Yakov Azriel’s poems illuminate the books of the Torah

BY ROBERT A. COHN, Editor-in-Chief Emeritus

Can the Torah, the Five Books of Moses, serve as an inspiration for a gifted poet? The answer is a resounding yes if the poet in question is Yakov Azriel, who has just published Beads for the Messiah’s Bride: Poems on Leviticus, the third in an ambitious project to compile poetry collections on each of the books of the Torah.

Born in 1950 in New York as Gerald Rosenkrantz, Azriel received his bachelor’s degree in English literature at Brooklyn College in 1971, before moving to Israel, where he took the name Yakov Azriel. He studied at the Mercaz HaRav Yeshiva in Jerusalem, and at the Har-Etzion Yeshiva in Alon-Shvut, Israel. He later earned a master’s degree with disinction and a doctorate in Judaica, concentrating on the stories of Rabbi Nachman of Bratslav.

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St. Louis-based Time Being Books, headed by fellow poet Louis Daniel Brodsky, has published all three of Azriel’s volumes. In addition to the Leviticus-based Beads for the Messiah’s Bride, Azriel’s previous works in this series are: Threads from a Coat of Many Colors: Poems on Genesis, and In the Shadow of the Burning Bush: Poems on Exodus.

All three reflect Azriel’s unique combination of being a highly gifted poet and a serious student of Torah. With the same force as the great “Illuminators,” whose beautiful and colorful lettering amplify published volumes of Torah and Tanakh, so do Azriel’s words bring into sharper focus the immortal, divinely inspired words of the Hebrew Bible.

One can readily see how adaptable the already poetic and highly metaphorical Book of Genesis — with its stories of Creation and the origins of the Abrahamic people — are to the sensibilities of the poet, and Azriel puts his skills to effective use in Threads from a Coat of Many Colors. Similarly, the Book of Exodus, with its high drama of the confrontations between Moses and the Pharoah, the parting of the Red Sea, the receiving of the Ten Commandments, the incident of the Golden Calf and the death of our greatest and most humble Prophet before the entry into the promised land, is ready-made for Azriel’s talents.

But the Book of Leviticus, generally considered a rather parched compilation of arcane rules, mitzvot and rituals presents a greater challenge for the poet’s craft. Azriel manages to bring to life the dry pages of Leviticus in Beads for the Messiah’s Bride.

Azriel’s latest volume has won praise from St. Louisan Howard Schwartz, professor of English at the University of Missouri-St. Louis and an award-winning poet, essayist and collector of Jewish folk tales and mythology. “Azriel has managed to mine this difficult text and return with an inspired series of poems that disprove, once and for all, the assumption that the well of Leviticus is dry,” Schwartz said.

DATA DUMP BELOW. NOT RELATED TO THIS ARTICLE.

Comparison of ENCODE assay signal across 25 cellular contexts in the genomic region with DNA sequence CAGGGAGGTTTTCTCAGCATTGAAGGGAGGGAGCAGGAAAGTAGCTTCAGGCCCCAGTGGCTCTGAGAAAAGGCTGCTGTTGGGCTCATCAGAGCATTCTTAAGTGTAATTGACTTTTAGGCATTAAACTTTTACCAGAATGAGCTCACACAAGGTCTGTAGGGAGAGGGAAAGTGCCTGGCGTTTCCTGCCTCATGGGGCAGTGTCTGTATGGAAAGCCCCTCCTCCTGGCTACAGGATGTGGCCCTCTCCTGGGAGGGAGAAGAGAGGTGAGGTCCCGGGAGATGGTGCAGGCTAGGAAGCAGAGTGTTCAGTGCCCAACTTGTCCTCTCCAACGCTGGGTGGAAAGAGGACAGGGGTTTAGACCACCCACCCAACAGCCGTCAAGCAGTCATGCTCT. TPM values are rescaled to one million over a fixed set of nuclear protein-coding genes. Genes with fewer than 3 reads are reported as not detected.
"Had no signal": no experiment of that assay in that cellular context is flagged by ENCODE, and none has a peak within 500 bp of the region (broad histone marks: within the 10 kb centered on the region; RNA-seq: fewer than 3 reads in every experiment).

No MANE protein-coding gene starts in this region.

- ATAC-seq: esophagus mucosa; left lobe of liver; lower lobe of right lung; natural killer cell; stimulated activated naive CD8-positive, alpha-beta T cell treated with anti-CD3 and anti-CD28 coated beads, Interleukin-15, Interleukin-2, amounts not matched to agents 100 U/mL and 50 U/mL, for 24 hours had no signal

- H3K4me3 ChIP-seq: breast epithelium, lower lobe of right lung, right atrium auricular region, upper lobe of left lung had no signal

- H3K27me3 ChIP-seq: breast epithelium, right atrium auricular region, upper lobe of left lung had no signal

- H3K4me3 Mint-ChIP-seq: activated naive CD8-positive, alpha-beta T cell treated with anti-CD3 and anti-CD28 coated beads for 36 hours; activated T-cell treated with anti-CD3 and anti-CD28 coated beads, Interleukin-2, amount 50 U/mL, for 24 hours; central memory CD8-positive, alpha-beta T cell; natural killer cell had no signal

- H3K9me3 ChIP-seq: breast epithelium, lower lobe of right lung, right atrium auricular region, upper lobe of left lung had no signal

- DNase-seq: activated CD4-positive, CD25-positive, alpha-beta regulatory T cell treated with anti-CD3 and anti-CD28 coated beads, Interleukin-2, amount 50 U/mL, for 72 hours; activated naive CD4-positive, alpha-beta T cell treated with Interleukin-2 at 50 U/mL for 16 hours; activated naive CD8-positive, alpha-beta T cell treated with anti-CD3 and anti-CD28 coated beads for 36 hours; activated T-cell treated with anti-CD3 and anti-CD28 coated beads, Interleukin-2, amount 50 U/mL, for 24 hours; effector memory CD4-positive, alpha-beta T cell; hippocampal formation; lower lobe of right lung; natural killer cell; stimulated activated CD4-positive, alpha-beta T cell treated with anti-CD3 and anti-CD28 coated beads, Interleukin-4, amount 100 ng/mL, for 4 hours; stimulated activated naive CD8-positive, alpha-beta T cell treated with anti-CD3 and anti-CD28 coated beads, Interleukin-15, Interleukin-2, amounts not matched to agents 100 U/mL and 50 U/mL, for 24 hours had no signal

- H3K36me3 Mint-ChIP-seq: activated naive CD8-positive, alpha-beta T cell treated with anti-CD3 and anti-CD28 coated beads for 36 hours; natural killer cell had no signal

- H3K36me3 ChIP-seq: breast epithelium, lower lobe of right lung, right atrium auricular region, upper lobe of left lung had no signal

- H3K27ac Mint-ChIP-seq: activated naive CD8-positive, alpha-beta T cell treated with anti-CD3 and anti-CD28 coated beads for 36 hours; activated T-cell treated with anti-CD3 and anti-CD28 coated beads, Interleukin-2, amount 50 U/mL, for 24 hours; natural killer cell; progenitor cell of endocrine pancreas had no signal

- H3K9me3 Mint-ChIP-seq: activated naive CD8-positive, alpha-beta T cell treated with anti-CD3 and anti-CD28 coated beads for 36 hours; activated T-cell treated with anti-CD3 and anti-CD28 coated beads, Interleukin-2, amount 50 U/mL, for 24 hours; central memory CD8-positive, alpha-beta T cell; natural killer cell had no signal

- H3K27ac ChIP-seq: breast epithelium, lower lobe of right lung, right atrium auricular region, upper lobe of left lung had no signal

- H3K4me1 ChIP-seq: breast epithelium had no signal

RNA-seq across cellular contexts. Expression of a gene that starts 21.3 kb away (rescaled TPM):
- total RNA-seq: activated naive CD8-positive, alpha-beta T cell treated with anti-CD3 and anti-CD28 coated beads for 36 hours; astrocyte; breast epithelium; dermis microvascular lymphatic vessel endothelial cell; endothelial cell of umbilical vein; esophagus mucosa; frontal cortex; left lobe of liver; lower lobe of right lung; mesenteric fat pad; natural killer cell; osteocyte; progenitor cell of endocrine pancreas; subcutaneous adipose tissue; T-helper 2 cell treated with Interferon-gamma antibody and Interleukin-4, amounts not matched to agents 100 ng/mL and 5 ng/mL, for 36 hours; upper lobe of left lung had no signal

In Beads for the Messiah’s Bride, Azriel proves that far from being a dry and uninspiring compilation of rules and regulations, Leviticus is as richly textured as the first two books of the Torah. “The Offering of Thanksgiving,” which is based on the passage in Leviticus 7:12, is a prime example of how Azriel puts his poetic genius to work, enlivening the Biblical text. In these few lines, Azriel expresses what many people must feel when they reflect on what really matters among the gifts they have received from God:

I thank You for the basics, Lord: a bed,

A table and a lamp; a clock to tell

The time when infants must be fed; a well’

For water and a stove for baking bread.

I thank You for the basics: yellow, red

And blue, the letters I need to spell

My children’s names; the numbers which expel

A thousand zeros, kindling stars instead.

I thank You for the very basic things:

Your Words, which you have interwoven in

The texture of our lives, this cloth You bring

To us, Your people, Israel, who sings

A song of songs and hears Your mandolin,

O God, accept my thanks for everything.

We the readers, just like Azriel, movingly thank God for the gifts of the “basics” like yellow, red and blue,” and God’s “Words which God “have interwoven in/The texture of our lives,” we thank Yakov Azriel for using his God-given gifts of how to express the “basics” and his books which “have interwoven in/The texture of our lives.”

All three of these books deserve to be on the bookshelves of all readers who love poetry and the majesty of the Torah.

(Threads from a Coat of Many Colors, $14.95; In the Shadow of a Burning Bush, $15.95 and Beads for the Messiah’s Bride, $15.95, all paperbacks, are availble at local booksellers. For information contact Time Being Books, 314-432-1171 or http://www.timebeing.com).